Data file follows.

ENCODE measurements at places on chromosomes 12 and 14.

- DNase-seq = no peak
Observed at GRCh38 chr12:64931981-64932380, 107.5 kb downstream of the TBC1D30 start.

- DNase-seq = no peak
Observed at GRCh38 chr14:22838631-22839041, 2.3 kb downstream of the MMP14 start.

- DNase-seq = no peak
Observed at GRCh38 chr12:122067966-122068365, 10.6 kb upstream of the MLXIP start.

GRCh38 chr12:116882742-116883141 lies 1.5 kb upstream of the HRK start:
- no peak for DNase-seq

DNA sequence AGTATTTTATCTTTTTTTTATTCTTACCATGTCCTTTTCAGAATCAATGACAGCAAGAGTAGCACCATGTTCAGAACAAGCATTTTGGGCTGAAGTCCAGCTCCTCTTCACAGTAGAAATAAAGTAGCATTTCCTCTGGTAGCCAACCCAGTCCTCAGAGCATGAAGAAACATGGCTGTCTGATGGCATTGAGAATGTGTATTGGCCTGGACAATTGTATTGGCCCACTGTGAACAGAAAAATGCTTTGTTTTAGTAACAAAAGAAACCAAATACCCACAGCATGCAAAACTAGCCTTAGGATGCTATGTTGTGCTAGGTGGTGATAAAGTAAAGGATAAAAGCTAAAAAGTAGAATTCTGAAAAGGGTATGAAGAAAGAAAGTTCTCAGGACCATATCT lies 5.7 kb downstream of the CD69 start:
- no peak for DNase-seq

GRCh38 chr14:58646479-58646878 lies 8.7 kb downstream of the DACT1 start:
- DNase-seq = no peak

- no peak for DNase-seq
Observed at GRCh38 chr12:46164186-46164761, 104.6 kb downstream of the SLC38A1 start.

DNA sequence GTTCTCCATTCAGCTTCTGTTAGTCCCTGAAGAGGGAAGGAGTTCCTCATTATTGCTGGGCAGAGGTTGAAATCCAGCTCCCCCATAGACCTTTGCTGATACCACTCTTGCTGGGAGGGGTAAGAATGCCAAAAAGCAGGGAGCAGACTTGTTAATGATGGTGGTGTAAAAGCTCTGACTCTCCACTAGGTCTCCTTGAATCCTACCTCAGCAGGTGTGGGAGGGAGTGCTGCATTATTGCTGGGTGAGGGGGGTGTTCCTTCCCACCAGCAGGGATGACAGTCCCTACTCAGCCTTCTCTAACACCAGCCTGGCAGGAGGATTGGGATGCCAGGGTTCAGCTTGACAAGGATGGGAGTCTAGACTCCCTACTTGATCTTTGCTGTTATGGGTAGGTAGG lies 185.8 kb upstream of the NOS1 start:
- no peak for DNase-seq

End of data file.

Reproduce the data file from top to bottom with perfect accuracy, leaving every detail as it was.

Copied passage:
ENCODE measurements at places on chromosomes 12 and 14.

- DNase-seq = no peak
Observed at GRCh38 chr12:64931981-64932380, 107.5 kb downstream of the TBC1D30 start.

- DNase-seq = no peak
Observed at GRCh38 chr14:22838631-22839041, 2.3 kb downstream of the MMP14 start.

- DNase-seq = no peak
Observed at GRCh38 chr12:122067966-122068365, 10.6 kb upstream of the MLXIP start.

GRCh38 chr12:116882742-116883141 lies 1.5 kb upstream of the HRK start:
- no peak for DNase-seq

DNA sequence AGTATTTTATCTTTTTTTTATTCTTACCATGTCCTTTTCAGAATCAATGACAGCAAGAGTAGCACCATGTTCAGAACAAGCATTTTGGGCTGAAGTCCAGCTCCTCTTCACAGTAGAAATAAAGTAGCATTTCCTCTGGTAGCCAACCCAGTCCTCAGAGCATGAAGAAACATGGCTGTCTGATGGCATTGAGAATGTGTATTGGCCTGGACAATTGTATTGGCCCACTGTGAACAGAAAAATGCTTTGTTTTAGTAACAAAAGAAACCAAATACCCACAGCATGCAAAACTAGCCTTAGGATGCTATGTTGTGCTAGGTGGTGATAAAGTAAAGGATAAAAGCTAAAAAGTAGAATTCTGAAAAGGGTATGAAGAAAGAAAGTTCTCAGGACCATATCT lies 5.7 kb downstream of the CD69 start:
- no peak for DNase-seq

GRCh38 chr14:58646479-58646878 lies 8.7 kb downstream of the DACT1 start:
- DNase-seq = no peak

- no peak for DNase-seq
Observed at GRCh38 chr12:46164186-46164761, 104.6 kb downstream of the SLC38A1 start.

DNA sequence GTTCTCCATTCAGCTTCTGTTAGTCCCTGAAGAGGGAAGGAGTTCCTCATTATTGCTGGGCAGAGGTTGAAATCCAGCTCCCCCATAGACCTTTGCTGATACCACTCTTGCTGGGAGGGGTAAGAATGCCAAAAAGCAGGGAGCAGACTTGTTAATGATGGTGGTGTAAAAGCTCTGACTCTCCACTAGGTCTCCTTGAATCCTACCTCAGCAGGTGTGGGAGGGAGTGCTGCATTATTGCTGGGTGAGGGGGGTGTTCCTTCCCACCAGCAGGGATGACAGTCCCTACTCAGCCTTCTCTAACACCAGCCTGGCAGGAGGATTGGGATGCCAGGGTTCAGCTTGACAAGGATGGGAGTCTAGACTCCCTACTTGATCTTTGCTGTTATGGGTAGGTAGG lies 185.8 kb upstream of the NOS1 start:
- no peak for DNase-seq